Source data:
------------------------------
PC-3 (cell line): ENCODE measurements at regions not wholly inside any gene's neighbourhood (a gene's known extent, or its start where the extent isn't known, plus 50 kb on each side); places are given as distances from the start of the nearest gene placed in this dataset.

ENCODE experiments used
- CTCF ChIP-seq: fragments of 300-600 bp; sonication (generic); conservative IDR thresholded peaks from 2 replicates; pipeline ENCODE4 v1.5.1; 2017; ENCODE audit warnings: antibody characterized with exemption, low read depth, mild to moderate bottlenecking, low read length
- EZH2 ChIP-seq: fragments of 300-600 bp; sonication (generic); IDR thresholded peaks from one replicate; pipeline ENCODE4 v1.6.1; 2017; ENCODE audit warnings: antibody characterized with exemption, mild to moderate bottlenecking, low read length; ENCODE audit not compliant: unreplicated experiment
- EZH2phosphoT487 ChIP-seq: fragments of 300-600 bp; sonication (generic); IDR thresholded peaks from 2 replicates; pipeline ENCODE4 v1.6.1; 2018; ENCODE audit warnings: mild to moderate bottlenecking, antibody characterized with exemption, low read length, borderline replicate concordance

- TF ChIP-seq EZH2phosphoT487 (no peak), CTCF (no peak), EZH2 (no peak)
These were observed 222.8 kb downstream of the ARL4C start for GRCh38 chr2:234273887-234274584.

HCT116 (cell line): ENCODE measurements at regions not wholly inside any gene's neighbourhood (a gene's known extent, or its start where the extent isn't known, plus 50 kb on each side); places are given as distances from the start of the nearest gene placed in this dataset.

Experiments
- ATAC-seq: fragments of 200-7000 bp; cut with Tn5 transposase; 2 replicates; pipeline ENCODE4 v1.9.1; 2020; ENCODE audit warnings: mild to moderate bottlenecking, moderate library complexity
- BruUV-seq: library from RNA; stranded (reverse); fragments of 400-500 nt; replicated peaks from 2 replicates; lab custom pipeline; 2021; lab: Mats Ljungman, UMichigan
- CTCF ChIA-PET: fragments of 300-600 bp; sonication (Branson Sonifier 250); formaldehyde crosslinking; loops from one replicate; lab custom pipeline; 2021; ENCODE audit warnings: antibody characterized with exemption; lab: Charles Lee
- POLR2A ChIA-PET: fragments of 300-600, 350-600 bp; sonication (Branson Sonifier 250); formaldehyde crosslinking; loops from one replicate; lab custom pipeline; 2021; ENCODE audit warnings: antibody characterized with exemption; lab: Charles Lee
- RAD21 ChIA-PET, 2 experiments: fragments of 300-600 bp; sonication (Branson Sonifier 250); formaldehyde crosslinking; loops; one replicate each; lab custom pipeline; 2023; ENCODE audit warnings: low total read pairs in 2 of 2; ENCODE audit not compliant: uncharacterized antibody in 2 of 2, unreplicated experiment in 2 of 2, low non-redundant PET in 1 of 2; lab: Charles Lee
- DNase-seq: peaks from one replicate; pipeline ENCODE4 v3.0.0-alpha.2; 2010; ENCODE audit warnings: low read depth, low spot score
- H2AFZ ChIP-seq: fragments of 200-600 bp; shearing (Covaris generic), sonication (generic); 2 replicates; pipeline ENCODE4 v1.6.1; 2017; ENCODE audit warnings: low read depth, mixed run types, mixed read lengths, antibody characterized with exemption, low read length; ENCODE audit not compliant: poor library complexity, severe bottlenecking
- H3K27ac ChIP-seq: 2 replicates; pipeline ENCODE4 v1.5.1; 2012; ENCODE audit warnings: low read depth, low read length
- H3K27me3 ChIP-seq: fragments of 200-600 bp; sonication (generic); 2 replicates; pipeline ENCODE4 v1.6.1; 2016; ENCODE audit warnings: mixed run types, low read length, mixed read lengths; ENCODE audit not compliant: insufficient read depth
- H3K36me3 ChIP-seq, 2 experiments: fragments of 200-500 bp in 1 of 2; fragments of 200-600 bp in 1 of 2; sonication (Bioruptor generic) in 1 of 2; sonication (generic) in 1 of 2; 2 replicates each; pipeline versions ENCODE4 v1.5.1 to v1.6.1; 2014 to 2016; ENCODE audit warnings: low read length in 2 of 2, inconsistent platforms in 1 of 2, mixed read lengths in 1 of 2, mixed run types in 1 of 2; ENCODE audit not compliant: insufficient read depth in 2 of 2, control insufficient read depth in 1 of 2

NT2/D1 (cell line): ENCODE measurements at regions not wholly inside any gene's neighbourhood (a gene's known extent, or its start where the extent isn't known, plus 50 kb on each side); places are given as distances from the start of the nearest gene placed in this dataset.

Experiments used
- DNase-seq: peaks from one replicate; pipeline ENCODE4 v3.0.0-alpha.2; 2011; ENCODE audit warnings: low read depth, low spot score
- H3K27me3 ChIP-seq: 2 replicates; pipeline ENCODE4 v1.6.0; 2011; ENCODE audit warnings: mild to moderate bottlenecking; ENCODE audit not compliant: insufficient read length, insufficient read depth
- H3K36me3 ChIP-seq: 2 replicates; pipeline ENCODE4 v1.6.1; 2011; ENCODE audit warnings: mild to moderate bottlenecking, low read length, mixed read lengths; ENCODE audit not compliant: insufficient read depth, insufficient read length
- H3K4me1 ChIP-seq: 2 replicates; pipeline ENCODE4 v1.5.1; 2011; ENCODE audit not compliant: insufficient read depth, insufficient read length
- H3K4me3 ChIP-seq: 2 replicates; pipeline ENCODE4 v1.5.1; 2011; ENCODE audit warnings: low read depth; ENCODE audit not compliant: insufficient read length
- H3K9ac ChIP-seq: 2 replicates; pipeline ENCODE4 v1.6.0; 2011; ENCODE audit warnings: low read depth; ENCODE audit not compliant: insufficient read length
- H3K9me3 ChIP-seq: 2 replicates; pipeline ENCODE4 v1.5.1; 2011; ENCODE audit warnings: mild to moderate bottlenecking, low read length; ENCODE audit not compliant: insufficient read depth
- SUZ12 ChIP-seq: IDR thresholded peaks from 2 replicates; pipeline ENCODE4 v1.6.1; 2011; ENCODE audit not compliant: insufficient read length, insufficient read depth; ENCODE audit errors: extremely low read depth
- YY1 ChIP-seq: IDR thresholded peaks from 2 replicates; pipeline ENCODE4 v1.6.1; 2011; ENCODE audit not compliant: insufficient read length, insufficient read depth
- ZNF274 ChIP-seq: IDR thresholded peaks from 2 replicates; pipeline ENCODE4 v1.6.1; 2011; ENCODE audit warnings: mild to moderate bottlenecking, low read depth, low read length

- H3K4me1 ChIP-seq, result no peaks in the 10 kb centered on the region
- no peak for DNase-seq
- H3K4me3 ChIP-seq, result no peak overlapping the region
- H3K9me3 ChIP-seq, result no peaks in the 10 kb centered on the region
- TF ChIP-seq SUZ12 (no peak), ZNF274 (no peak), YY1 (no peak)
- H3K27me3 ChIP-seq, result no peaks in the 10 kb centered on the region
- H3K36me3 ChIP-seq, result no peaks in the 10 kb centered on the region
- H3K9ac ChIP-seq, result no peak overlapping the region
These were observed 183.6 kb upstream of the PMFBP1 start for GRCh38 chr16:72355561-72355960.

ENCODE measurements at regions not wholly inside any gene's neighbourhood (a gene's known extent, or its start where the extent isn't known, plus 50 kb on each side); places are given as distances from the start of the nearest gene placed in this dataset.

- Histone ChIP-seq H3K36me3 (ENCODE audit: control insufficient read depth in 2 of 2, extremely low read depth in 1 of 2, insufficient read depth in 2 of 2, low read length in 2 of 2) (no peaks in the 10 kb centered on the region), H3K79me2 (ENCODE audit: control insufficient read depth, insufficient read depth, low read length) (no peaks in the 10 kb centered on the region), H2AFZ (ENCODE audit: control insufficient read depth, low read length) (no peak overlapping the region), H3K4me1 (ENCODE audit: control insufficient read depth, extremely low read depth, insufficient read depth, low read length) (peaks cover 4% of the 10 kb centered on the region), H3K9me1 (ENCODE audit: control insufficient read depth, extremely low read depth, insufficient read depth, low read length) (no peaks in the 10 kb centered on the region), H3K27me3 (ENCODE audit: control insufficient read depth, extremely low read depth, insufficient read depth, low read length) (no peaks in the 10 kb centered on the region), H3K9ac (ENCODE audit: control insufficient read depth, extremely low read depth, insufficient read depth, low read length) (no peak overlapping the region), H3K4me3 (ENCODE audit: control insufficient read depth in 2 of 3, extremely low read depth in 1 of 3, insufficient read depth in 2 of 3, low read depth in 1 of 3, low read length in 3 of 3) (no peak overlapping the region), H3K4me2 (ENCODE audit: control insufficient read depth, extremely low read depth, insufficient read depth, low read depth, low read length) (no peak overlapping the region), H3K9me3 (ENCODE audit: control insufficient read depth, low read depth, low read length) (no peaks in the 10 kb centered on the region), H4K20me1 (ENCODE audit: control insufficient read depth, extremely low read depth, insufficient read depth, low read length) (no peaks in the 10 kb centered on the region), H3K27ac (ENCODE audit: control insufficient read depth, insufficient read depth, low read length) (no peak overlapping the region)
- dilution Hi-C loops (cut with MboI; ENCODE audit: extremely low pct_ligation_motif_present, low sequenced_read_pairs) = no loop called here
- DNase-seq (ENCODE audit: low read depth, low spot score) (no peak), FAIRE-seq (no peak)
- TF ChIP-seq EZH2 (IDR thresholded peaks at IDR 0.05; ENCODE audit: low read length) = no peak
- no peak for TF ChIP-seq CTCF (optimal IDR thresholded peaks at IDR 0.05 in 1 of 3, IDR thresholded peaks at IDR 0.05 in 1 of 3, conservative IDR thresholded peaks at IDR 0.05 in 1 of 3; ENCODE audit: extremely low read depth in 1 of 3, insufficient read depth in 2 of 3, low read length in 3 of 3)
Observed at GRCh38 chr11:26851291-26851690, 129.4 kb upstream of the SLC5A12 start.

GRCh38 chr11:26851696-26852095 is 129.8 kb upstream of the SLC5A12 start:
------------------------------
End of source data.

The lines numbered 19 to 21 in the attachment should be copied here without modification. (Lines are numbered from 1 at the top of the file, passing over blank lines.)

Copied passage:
- H3K36me3 ChIP-seq, 2 experiments: fragments of 200-500 bp in 1 of 2; fragments of 200-600 bp in 1 of 2; sonication (Bioruptor generic) in 1 of 2; sonication (generic) in 1 of 2; 2 replicates each; pipeline versions ENCODE4 v1.5.1 to v1.6.1; 2014 to 2016; ENCODE audit warnings: low read length in 2 of 2, inconsistent platforms in 1 of 2, mixed read lengths in 1 of 2, mixed run types in 1 of 2; ENCODE audit not compliant: insufficient read depth in 2 of 2, control insufficient read depth in 1 of 2

NT2/D1 (cell line): ENCODE measurements at regions not wholly inside any gene's neighbourhood (a gene's known extent, or its start where the extent isn't known, plus 50 kb on each side); places are given as distances from the start of the nearest gene placed in this dataset.

Experiments used